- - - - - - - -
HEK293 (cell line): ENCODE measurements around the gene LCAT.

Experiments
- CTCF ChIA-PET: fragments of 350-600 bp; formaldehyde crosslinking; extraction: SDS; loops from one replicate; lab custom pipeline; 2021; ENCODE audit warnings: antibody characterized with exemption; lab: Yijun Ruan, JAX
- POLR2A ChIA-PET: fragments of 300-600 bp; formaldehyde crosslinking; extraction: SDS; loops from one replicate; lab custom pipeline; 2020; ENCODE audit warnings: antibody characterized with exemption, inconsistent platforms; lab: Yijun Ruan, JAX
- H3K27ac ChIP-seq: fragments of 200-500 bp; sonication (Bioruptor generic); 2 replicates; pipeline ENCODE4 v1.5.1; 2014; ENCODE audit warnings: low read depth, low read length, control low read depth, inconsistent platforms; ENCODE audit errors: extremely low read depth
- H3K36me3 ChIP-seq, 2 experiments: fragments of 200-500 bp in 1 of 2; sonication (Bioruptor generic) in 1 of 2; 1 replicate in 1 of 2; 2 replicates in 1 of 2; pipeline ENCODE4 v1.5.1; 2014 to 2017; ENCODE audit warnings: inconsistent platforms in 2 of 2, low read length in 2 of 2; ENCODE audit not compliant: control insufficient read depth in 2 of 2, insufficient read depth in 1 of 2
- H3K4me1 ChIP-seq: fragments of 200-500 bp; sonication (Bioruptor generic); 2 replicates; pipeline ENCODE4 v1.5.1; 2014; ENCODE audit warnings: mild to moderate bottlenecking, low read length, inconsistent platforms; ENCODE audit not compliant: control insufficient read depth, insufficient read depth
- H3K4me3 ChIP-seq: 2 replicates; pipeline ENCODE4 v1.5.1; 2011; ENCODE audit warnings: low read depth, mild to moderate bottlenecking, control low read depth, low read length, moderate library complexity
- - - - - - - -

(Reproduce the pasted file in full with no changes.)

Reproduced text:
HEK293 (cell line): ENCODE measurements around the gene LCAT.

Experiments
- CTCF ChIA-PET: fragments of 350-600 bp; formaldehyde crosslinking; extraction: SDS; loops from one replicate; lab custom pipeline; 2021; ENCODE audit warnings: antibody characterized with exemption; lab: Yijun Ruan, JAX
- POLR2A ChIA-PET: fragments of 300-600 bp; formaldehyde crosslinking; extraction: SDS; loops from one replicate; lab custom pipeline; 2020; ENCODE audit warnings: antibody characterized with exemption, inconsistent platforms; lab: Yijun Ruan, JAX
- H3K27ac ChIP-seq: fragments of 200-500 bp; sonication (Bioruptor generic); 2 replicates; pipeline ENCODE4 v1.5.1; 2014; ENCODE audit warnings: low read depth, low read length, control low read depth, inconsistent platforms; ENCODE audit errors: extremely low read depth
- H3K36me3 ChIP-seq, 2 experiments: fragments of 200-500 bp in 1 of 2; sonication (Bioruptor generic) in 1 of 2; 1 replicate in 1 of 2; 2 replicates in 1 of 2; pipeline ENCODE4 v1.5.1; 2014 to 2017; ENCODE audit warnings: inconsistent platforms in 2 of 2, low read length in 2 of 2; ENCODE audit not compliant: control insufficient read depth in 2 of 2, insufficient read depth in 1 of 2
- H3K4me1 ChIP-seq: fragments of 200-500 bp; sonication (Bioruptor generic); 2 replicates; pipeline ENCODE4 v1.5.1; 2014; ENCODE audit warnings: mild to moderate bottlenecking, low read length, inconsistent platforms; ENCODE audit not compliant: control insufficient read depth, insufficient read depth
- H3K4me3 ChIP-seq: 2 replicates; pipeline ENCODE4 v1.5.1; 2011; ENCODE audit warnings: low read depth, mild to moderate bottlenecking, control low read depth, low read length, moderate library complexity